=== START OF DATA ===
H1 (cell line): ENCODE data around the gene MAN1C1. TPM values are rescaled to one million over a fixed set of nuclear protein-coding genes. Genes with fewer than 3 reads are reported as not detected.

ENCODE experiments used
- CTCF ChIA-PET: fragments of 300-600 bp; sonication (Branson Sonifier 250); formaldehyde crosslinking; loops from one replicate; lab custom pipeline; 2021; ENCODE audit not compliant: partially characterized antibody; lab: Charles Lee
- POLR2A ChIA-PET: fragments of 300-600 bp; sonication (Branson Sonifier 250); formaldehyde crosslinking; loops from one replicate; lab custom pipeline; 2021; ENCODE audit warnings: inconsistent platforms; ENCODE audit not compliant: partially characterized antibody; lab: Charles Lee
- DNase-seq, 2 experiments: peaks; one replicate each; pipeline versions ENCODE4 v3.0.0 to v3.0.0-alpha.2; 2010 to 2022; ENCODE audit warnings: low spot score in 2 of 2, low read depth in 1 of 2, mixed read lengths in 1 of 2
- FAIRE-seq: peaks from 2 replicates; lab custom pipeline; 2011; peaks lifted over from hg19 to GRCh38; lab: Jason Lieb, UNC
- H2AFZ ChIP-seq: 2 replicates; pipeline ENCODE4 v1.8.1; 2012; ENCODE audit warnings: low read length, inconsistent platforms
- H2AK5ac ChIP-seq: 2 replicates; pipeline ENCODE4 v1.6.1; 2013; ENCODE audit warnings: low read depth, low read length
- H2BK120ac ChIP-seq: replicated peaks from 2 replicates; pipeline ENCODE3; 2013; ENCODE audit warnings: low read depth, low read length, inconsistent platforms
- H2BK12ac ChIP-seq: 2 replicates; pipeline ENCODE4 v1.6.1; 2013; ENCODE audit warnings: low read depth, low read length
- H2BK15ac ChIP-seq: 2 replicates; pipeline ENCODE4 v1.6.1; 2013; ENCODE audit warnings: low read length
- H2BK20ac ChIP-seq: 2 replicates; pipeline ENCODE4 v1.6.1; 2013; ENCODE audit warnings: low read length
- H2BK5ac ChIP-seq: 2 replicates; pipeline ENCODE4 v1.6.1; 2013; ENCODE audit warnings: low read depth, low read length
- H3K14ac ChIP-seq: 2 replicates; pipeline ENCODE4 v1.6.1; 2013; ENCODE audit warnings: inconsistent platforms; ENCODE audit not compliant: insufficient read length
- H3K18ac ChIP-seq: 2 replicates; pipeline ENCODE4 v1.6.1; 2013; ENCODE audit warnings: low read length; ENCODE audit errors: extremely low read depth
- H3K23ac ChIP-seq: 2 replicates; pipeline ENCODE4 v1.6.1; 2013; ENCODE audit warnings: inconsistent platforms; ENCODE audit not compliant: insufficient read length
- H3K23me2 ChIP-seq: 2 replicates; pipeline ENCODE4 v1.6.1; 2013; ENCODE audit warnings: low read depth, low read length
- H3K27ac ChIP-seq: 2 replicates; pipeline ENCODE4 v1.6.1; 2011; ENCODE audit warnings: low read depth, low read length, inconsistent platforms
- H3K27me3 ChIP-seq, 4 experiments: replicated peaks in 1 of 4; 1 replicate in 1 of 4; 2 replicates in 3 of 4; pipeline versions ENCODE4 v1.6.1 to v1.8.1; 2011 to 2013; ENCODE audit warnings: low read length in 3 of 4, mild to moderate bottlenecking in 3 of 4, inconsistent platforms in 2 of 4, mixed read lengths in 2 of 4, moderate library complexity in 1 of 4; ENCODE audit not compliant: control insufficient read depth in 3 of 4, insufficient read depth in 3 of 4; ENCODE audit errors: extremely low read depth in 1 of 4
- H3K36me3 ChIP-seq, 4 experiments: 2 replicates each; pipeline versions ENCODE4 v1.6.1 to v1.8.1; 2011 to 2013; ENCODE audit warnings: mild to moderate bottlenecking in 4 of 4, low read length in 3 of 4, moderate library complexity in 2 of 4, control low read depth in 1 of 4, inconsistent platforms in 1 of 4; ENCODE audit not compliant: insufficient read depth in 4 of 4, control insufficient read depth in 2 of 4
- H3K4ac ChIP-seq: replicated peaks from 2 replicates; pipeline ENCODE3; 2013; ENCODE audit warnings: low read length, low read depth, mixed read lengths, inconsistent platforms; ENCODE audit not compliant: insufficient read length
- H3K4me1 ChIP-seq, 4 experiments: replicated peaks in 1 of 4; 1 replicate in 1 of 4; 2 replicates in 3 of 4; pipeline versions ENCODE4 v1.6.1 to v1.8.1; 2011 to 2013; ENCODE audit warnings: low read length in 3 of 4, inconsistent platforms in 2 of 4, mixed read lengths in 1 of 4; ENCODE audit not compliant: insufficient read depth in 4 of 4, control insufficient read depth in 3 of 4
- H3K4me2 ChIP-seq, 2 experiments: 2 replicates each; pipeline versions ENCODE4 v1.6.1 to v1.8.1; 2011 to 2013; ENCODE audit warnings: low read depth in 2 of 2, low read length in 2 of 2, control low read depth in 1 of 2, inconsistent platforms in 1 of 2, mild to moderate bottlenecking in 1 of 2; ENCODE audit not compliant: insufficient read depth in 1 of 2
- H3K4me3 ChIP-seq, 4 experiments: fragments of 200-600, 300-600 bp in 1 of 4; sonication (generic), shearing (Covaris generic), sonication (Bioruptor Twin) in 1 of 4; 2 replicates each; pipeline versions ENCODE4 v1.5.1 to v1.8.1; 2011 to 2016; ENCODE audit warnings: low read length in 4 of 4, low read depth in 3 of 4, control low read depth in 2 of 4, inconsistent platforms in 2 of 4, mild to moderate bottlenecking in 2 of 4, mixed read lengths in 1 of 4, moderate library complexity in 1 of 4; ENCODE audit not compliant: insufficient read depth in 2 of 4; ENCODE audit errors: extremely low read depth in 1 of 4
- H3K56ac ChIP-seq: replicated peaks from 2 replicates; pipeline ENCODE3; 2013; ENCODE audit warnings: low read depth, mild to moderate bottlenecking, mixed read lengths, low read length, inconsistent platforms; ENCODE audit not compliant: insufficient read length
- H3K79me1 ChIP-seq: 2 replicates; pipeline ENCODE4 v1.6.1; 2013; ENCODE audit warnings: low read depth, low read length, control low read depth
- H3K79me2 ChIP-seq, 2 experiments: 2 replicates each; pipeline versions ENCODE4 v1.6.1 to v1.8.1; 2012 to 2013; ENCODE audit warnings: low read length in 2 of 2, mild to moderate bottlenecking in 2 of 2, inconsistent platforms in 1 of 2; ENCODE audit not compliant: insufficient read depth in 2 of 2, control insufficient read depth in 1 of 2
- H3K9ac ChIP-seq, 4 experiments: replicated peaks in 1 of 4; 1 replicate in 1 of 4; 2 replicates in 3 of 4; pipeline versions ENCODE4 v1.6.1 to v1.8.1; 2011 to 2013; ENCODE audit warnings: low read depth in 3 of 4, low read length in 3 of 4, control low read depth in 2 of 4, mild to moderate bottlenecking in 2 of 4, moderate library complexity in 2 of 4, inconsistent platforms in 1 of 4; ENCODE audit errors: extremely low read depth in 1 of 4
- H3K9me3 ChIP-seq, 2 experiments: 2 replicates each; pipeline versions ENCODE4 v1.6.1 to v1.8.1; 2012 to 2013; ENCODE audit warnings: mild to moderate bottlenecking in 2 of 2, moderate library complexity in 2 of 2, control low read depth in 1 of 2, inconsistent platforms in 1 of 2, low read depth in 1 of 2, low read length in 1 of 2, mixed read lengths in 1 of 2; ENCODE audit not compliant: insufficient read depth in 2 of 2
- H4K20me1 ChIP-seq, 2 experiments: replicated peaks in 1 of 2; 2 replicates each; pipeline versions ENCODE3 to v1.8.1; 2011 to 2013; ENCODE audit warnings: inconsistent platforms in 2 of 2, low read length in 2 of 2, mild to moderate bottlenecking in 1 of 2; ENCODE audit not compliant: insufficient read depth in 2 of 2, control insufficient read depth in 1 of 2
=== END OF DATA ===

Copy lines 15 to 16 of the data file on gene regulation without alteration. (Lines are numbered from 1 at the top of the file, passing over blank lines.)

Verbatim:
- H3K18ac ChIP-seq: 2 replicates; pipeline ENCODE4 v1.6.1; 2013; ENCODE audit warnings: low read length; ENCODE audit errors: extremely low read depth
- H3K23ac ChIP-seq: 2 replicates; pipeline ENCODE4 v1.6.1; 2013; ENCODE audit warnings: inconsistent platforms; ENCODE audit not compliant: insufficient read length